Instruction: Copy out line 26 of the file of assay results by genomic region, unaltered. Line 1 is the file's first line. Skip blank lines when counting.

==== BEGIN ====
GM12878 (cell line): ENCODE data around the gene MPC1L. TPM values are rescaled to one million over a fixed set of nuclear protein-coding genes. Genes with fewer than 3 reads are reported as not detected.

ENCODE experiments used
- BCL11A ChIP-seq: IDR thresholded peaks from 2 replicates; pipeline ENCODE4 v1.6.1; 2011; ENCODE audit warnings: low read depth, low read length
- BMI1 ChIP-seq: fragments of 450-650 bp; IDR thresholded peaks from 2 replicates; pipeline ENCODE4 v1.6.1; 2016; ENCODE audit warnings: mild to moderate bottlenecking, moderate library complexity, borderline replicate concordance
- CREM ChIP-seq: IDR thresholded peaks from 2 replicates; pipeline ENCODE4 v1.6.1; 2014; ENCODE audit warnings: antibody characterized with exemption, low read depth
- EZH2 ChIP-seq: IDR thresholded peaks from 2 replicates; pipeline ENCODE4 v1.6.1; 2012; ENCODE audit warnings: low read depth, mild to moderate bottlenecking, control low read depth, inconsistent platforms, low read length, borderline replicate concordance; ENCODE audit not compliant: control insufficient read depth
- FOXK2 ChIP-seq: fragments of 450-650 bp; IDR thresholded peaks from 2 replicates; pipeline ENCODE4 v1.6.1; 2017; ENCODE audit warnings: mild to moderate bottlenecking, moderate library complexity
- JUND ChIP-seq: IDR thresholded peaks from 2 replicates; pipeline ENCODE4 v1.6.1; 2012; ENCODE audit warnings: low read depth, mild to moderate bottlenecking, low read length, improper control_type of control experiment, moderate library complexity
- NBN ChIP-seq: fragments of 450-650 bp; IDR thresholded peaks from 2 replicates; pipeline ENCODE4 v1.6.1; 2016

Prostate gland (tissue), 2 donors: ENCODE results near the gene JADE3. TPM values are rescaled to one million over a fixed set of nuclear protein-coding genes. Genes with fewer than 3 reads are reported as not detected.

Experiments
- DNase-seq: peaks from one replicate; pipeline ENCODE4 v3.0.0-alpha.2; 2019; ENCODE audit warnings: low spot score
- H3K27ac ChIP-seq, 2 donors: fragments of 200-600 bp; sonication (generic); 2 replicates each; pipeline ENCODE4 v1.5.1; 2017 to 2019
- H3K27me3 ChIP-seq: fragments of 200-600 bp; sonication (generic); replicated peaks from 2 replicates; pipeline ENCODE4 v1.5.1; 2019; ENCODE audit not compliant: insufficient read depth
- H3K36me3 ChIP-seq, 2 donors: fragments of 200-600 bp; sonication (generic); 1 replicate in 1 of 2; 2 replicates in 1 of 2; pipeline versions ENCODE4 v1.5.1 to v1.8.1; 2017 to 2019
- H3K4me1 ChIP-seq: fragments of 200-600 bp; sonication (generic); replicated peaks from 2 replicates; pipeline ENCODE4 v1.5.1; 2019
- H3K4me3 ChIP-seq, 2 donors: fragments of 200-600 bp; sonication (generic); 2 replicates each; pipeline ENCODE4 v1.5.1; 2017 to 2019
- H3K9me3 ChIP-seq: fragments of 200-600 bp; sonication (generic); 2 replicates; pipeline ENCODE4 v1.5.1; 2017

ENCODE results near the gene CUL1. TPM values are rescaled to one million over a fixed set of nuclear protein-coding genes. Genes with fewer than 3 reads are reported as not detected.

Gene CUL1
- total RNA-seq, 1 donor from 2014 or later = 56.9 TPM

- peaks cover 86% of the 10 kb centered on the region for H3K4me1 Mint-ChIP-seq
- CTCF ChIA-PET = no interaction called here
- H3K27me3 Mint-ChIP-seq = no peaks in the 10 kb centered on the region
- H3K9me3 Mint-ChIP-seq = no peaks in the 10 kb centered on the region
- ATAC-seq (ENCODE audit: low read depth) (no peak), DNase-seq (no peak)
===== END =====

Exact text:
- ATAC-seq (ENCODE audit: low read depth) (no peak), DNase-seq (no peak)